It All Starts Tonight: Inside an Updated ‘Western Story’

West story is one of the most famous musicals of all time. It is also one of the most frequently criticized. Many people have written about less realistic stage musicals representative of the Latinx culture, as well as shark bleaching in the 1961 Oscar-winning film, many of them were played by white actors, such as Natalie Wood, and some of them wore tanned makeup. In a recent conversation about West story because the The New York Times, Writer Isabelia Herrera and Carina del Valle Schorske details the numerous transgressions they face growing up due to the musical’s vast cultural footprint. “West story may not be a Confederate monument, but it is a monument to the white-American authority that dominates the conversation about who Puerto Ricans are,” said del Valle Schorske. “And each revival renews that power and aligns the story for a new generation.”

The play has been restored and updated to the stage several times, often to address the serious criticism surrounding a musical about Latin culture created in the 1950s by four white men. of Broadway in 2009 had a Lin-Manuel Miranda infusing Sondheim’s lyrics with a touch of actual Spanish, something very lacking from the original version; the most recent is the 2020 Broadway revival directed by Ivo Van Hove explored the grittier side of both the Sharks and the Jets. However, the question remains when Steven Spielberg announced that he’s also scheduled to revisit the documentary, this time for a new movie. Do we really need another one West story, Even one trying to atone for the original’s sins? What else is there to learn from this job?

Obviously, a lot. After showing it to critics last week, Spielberg’s West story instantly become a main player during the 2022 Oscar race, receiving rave reviews for its careful reinterpretation of the original 1957 musical. VF‘S Richard Lawson write that new one West story manages to pay homage to the show’s legacy “while giving it a new shine, mildly tweaked and edgy rather than overhauled.”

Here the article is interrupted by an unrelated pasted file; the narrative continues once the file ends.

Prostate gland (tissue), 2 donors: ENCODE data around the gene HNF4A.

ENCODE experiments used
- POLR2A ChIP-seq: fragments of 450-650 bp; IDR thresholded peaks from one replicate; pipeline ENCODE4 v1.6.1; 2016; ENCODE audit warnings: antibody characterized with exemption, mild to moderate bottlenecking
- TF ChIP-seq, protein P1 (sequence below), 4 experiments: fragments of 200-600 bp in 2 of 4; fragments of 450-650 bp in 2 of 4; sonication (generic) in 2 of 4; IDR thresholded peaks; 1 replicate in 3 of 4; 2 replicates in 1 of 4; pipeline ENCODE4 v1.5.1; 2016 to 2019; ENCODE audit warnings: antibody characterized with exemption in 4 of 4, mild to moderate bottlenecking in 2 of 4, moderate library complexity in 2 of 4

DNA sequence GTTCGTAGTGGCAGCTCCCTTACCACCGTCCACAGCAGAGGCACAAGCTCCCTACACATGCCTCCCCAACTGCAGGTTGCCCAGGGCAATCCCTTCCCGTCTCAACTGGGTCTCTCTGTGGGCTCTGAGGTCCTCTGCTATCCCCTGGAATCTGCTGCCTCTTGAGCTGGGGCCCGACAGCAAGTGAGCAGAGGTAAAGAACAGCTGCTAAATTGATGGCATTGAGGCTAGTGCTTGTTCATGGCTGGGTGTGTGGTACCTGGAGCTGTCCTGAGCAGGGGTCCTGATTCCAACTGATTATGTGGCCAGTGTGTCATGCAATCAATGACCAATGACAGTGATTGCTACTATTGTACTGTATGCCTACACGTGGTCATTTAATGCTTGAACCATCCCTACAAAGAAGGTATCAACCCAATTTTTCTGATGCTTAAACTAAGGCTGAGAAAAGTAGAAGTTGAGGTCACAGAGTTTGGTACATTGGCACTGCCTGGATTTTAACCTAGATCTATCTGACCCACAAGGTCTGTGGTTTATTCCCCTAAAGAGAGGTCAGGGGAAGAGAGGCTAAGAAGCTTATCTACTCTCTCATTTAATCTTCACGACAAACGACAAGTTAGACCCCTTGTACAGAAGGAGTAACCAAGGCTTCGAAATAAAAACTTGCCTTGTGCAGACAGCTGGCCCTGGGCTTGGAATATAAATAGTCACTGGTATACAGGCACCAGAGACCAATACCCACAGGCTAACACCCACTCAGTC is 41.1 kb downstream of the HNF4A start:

While Spielberg certainly deserves credit for the successful update, the new movie works in large part thanks to its script, written by Tony Kushner, Pulitzer Prize recipient and Tony Award winner. By remaking much of the original book by Arthur Laurents, Kushner and Spielberg, who had previously collaborated on films such as Lincoln and Munich, was able to expand and deepen some of the show’s key roles, providing compelling, new underlying stories for these characters and correcting some of the mistakes of the original.

Photography by Niko Tavernise / © 20th Century Studios.

Kushner was initially skeptical of the project. “I went home and said to my husband, ‘Steven [Spielberg] just ask me to do something crazy. How do I get rid of this? ‘” he recalled during a recent press conference for the film. It took him seven years to crack the script, and even then Kushner tinkered with it until the bitter end. Spielberg recalled at the same press conference: “There was one particular scene where 32 paragraphs were rewritten. “And the final rewrite happened 24 hours before we actually shot the scene.”